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FAU philanthropy event raises $247,000 for children with chronic illnesses

OwlThon generates thousands of dollars annually, typically raised by FAU fraternity and sorority members.

FAU+fraternity+and+sorority+members+dance+during+OwlThon%2C+an+annual+fundraiser+for+children+with+chronic+illnesses.+Photo+courtesy+of+OwlThon+
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FAU philanthropy event raises $247,000 for children with chronic illnesses

FAU fraternity and sorority members dance during OwlThon, an annual fundraiser for children with chronic illnesses. Photo courtesy of OwlThon

FAU fraternity and sorority members dance during OwlThon, an annual fundraiser for children with chronic illnesses. Photo courtesy of OwlThon

FAU fraternity and sorority members dance during OwlThon, an annual fundraiser for children with chronic illnesses. Photo courtesy of OwlThon

FAU fraternity and sorority members dance during OwlThon, an annual fundraiser for children with chronic illnesses. Photo courtesy of OwlThon

Cameren Boatner and Sophie Siegel

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This story is a part of our April 2019 issue on Greek life at FAU. To view the whole issue, click here.

A room full of Greek life members danced in the campus gym for 13 consecutive hours last month, but it wasn’t just the longest formal you’ve ever heard of. They were raising money to support children with chronic illnesses ranging from asthma to heart defects.

This philanthropy event, called OwlThon, raises thousands of dollars each year “For The Kids.” The slogan was even displayed on fraternity and sorority members’ headbands. The March 23 event raised over $247,000 for the Children’s Miracle Network, according to FAU OwlThon’s website, and the donations go toward treatments for children at the UF Health Shands Children’s Hospital.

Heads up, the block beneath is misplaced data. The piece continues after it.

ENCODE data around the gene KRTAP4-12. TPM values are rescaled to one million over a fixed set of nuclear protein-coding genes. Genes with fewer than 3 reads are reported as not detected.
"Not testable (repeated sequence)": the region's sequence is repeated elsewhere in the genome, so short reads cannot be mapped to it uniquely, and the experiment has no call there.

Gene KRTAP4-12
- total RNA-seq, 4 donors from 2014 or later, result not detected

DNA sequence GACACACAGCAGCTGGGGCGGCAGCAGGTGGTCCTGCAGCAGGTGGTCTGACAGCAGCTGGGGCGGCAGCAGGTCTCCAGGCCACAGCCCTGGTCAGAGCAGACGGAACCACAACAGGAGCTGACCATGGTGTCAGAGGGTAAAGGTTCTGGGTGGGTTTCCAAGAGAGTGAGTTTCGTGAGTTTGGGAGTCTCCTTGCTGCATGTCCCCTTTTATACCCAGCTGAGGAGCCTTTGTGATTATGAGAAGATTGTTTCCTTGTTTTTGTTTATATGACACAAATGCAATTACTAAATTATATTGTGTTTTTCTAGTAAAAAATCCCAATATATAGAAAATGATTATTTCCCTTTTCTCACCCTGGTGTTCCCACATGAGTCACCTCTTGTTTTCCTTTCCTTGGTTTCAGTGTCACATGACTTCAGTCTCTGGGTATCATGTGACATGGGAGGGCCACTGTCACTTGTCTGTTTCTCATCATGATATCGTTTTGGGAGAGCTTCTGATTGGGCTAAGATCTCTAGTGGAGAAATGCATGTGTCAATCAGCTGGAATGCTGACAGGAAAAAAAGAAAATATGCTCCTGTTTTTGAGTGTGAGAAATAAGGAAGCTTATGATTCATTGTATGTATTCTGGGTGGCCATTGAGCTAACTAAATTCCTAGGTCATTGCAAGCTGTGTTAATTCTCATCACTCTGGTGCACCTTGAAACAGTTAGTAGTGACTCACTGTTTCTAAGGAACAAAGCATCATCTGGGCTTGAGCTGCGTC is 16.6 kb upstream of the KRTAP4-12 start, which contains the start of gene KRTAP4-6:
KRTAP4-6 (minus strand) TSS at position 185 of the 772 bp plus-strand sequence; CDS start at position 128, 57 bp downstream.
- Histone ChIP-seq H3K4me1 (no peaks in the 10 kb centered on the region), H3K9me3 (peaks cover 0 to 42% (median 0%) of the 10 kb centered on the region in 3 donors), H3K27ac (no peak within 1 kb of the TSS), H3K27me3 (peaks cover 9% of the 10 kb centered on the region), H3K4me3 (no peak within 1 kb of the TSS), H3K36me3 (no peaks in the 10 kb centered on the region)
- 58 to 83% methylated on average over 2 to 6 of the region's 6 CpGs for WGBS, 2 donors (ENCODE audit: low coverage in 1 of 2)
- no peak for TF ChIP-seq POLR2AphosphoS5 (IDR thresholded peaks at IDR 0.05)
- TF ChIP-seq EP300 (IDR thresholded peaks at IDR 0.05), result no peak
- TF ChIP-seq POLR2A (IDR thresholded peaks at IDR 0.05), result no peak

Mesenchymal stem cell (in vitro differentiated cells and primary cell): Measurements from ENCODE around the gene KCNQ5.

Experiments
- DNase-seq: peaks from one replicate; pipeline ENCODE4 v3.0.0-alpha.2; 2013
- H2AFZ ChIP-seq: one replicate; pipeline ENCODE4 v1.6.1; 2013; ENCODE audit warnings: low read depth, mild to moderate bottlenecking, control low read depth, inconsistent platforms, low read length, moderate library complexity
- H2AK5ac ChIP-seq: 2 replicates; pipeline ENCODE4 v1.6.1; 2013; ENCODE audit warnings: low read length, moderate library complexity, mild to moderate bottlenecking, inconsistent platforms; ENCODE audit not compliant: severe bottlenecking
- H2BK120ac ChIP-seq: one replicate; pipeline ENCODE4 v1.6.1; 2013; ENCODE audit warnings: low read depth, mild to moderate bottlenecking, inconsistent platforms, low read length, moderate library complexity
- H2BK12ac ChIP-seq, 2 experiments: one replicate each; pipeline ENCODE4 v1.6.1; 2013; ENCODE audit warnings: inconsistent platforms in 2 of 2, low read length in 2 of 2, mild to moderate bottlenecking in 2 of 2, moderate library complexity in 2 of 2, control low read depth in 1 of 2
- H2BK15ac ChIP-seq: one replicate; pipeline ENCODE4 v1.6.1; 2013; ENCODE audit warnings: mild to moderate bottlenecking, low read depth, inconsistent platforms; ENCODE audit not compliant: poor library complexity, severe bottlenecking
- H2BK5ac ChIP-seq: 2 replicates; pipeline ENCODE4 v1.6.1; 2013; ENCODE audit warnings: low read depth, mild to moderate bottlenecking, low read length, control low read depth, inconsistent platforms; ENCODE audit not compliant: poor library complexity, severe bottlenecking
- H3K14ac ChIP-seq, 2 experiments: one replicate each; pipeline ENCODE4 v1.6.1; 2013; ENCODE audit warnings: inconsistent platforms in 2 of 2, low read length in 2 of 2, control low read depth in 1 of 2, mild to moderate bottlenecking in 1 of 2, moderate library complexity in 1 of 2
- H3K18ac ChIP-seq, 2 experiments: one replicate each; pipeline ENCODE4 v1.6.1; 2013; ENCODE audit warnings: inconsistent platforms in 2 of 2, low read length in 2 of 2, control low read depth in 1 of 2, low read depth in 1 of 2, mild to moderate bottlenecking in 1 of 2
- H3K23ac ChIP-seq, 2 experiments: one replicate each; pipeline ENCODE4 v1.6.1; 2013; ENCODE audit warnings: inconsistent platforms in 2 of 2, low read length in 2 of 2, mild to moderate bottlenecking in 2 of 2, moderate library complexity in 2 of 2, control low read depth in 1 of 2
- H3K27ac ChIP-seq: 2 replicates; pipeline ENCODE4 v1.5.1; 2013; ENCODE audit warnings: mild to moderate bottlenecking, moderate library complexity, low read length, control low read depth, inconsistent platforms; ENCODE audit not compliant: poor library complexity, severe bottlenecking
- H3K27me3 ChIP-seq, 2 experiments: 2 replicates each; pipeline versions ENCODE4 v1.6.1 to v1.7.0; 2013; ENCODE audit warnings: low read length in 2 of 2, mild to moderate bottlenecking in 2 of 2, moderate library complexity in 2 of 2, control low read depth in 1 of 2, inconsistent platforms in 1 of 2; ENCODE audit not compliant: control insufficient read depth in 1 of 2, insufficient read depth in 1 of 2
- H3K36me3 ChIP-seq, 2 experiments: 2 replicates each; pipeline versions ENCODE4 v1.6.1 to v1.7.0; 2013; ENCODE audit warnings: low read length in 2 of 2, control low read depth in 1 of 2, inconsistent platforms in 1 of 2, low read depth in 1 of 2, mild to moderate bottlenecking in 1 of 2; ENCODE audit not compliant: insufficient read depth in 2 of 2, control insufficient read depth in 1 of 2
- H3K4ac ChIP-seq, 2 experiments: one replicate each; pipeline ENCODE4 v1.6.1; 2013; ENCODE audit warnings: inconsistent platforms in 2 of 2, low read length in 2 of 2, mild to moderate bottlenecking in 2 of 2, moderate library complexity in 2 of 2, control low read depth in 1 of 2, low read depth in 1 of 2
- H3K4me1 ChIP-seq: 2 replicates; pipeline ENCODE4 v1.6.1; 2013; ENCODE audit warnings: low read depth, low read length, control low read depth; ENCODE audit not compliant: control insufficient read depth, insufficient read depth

OwlThon Executive Director Daniella Lanes says the event gives Greek members the chance to come together for a good cause.

“We are making a real difference in so many lives. As an elementary education major, I love being around kids and believe that no one should have to spend their entire childhood within the four walls of the hospital,” she said via email. “OwlThon gives me and so many others the chance to do everything in my power to help those kids who can’t help the situations that they are in and to make a difference.”

According to their website, OwlThon “aspires to be the premiere student-run philanthropic movement, bringing together a diverse community focused on educating, inspiring, and uniting our campus and community to provide ongoing support for Children’s Miracle Network Hospitals.”

Some of the biggest sponsors include:

  • Love’s Travel Stops and Country Stores
  • University Park, an off-campus apartment complex
  • Wyndham Boca Raton, a hotel near campus
  • It’s Owl Time, an off-campus FAU apparel store

Over the six years FAU has been doing OwlThon, they’ve raised over $995,000, according to Lanes.

Friends and family of Greek members can donate to OwlThon participants to help them reach fundraising goals, which are all displayed on the OwlThon’s event website.

Alexa Vento, a Phi Mu alumni, raised $2,746.13 — enough to make her the sorority’s top fundraiser. She wrote on Facebook about how her team won the fundraising competition, and what OwlThon means to her.

“OwlThon is so much more than just fundraising all year, it’s a celebration for our hard work, for these kids, for more laughs,” she said.

The top Greek fundraisers during this year’s OwlThon were:

  • Phi Mu: $19,535
  • Alpha Delta Pi: $14,161
  • Sigma Kappa: $13,174
  • Sigma Phi Epsilon: $12,559
  • Alpha Epsilon Pi: $7,725
  • Delta Phi Epsilon: $7,349
  • Theta Phi Alpha: $6,506

We stand for the kids who can’t,” Peyton Henry, a junior psychology major and sister of Theta Phi Alpha who participated in OwlThon, said. “Being in a room full of passionate, hard-working people is honestly the best feeling in the world. It provides hope to the children and their families.”

Sophie Siegel is the Editor in Chief of the University Press. For more information regarding this and other stories, email her at [email protected] or tweet her @SophSiegel.

Cameren Boatner is a staff writer with University Press. For information regarding this or other stories, email [email protected]

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